Back in 2002 I went to Prague, where I was able to legally sample that storied vice of brooding 19th-century artists, absinthe. The preferred method of preparation was to pour some of the liquor into a large spoon, add a pinch of sugar, and heat it over a candle flame until the sugar dissolved. It was a ritual that added to the sense of participating in a dangerous, clandestine tradition, and coupled with the pre-Industrial-era architecture and cobblestone streets, I would leave the pub fully expecting to run into a Van Gogh-like figure, or at least hallucinate one.
"The absinthe drinker" being visited by the green fairy. By Czech painter Viktor Oliva, 1901.
Somewhat disappointingly, I never hallucinated any depressive one-eared artists. Or anything else for that matter. In fact, despite the 120-proof alcohol content, I only got modestly tipsy, thanks to the absinthe’s bitter, anise-y flavor (the origin for the word “absinthe” is likely the Greek apsinthion, which means “undrinkable”). The one time I followed the absinthe up with a couple glasses of red wine, I did end up with a headache that might have inspired some gruesomely morbid poetry, but I wasn’t feeling moved by a creative impulse so much as by the impulse to find out what had happened to my Advil over the course of 3 flights and two layovers.
Fast forward to this past St. Patrick’s Day, when my friends brought over a bottle of appropriately green absinthe made and sold just a few miles away at our local distillery, St. George’s. While the mystique was not so pronounced in my living room as it had been in a Czech pub, the product was definitely the same: the bottle confidently proclaimed that it contained extracts from wormwood (Artemisia absinthium, the plant that gives absinthe its distinctive flavor and color). Ten years ago, I had to go to Europe for this stuff. Why is it legal here now? Continue reading
I spent a lot of my weekend looking at clusters of three heart-shaped leaves. You may have done the same, possibly (just possibly) in the company of a Guiness or something similar. And in the course of all that shamrock-ogling, I became slightly vexed that the shamrock’s officially recognized botanical representative is Trifolium dubium, the common suckling clover. Dubium, indeed. Its leaves are dinky, and they’re not even consistently heart-shaped. So for your consideration, I hereby nominate the various species of Oxalis (wood sorrel) that are overtaking my yard as shamrock alternatives.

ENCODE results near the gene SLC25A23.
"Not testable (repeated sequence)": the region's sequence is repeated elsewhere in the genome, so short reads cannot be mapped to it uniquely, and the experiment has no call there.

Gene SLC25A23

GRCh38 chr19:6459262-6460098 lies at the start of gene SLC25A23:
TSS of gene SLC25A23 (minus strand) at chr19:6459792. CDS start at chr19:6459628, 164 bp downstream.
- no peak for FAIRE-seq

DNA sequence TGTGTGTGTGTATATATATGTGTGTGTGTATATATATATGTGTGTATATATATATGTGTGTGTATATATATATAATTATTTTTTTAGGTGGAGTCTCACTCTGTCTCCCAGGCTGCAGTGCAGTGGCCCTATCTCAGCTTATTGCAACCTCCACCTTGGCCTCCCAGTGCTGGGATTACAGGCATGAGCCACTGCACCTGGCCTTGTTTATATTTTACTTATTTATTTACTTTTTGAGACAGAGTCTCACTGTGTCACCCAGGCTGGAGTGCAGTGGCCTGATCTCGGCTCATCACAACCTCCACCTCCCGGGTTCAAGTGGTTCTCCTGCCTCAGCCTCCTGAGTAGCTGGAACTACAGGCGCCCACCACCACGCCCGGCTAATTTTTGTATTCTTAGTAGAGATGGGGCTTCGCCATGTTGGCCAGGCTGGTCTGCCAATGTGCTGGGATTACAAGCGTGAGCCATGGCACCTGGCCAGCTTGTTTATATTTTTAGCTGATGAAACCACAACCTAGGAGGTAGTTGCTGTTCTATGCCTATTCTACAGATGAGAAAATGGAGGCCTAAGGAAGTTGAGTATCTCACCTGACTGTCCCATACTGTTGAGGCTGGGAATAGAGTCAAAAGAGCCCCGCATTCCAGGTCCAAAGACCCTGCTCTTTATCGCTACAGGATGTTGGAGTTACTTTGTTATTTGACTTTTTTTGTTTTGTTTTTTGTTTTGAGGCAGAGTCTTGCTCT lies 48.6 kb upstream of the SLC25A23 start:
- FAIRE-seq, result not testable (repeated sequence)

White Oxalis purpurea (this guy was planted, the rest are wild). The leaves are perfect hearts, but kinda small.
Oxalis pes-capre, or Bermuda buttercup. You might remember these from "Roadside edibles on my run." They're really more notable for their fluorescent-yellow flowers.
Oxalis stricta, yellow-flowered oxalis, sometimes sports reddish leaves like these, bringing a little variety to all that green.
And finally, Oxalis oregana, redwood sorrel, whose leaves are the size of a silver dollar. Go ahead and tell me this isn't more like what comes to mind when you think "shamrock" than some dopey little clover.
After last week’s perusal of 4-winged dinosaurs, my labmates and I got into a bit of a competition to find the most outlandish prehistoric animal, which led us to meter-long millipedes, 2-foot mayflies, and something called Hallucigenia. What most captured our attention was that arthropods in the Carboniferous period were terrifyingly enormous. 50lb scorpions? GAAAAHH!!
Pulmonoscorpius was 70cm long, and makes me feel a tad bit better about sharing the world with the puny little several-inch scorpions we get now. Artist's rendition by Nobu Tamura, via Wikipedia.
But then we realized the Carboniferous (about 350-300 million years ago) was the same period that gave us 50-foot horsetails and house-sized ferns, and we paused long enough to ask ourselves: “Wait, hang on. Why was EVERYTHING so darned big back then?” Continue reading
This has nothing to do even tangentially with plants, but you guys should totally check out this article in Science about the 4-winged dinosaur microraptor (if you have trouble with the first link, try this NY Times article instead). Fossil microscopy and modelling has gotten so good that palentologists can not only tell that many dinosaurs were feathered, but also what color the feathers probably were.
The 4-winged microraptor. From Li et al., Figure 1.
Also, 4 wings=awesome. Not as awesome as the 4 wings+2 legs I first thought it had (crazy homeotic mutation for vertebrates!), but still awesome.
Oh, but wait! On the subject of ancient organisms, you should also check these plants that botanists were just able to sprout from fruit tissue around seeds buried by ground squirrels 30,000 years ago.
Silene stenophylla, a live look into the evolutionary past of this species, which now has tri-lobed petals. Photo from Yashina et al., PNAS.
I just can’t wait until we finish cloning woolly mammoths…
The gorgeous display of magnolia flowers around campus has been capturing my attention over the last few weeks, but it turns out they’re just as noteworthy for their therapeutic potential as for their aesthetics. A new article in press for PLoS One (open access for everyone!) describes a novel activity for the Magnolia officinalis derivative magnolol in repressing inflammation, which is a pretty tantalizing topic for a runner like me who’s always a little bit neurotic about the health of her joints.
Flowers of Magnolia x soulangiana, a cross between M. lilliflora and M. deundata.
The pink magnolia tree on the street outside our house has been cropped into a rather unfortunate blocky shape in an effort to keep it from obstructing the sidewalk. Nevertheless, the buds it produces this time of year are awfully pretty. The mix of fuzzy, smooth, and knobbly textures on the sepals, petals, and twigs always makes me want to grab a pencil, so…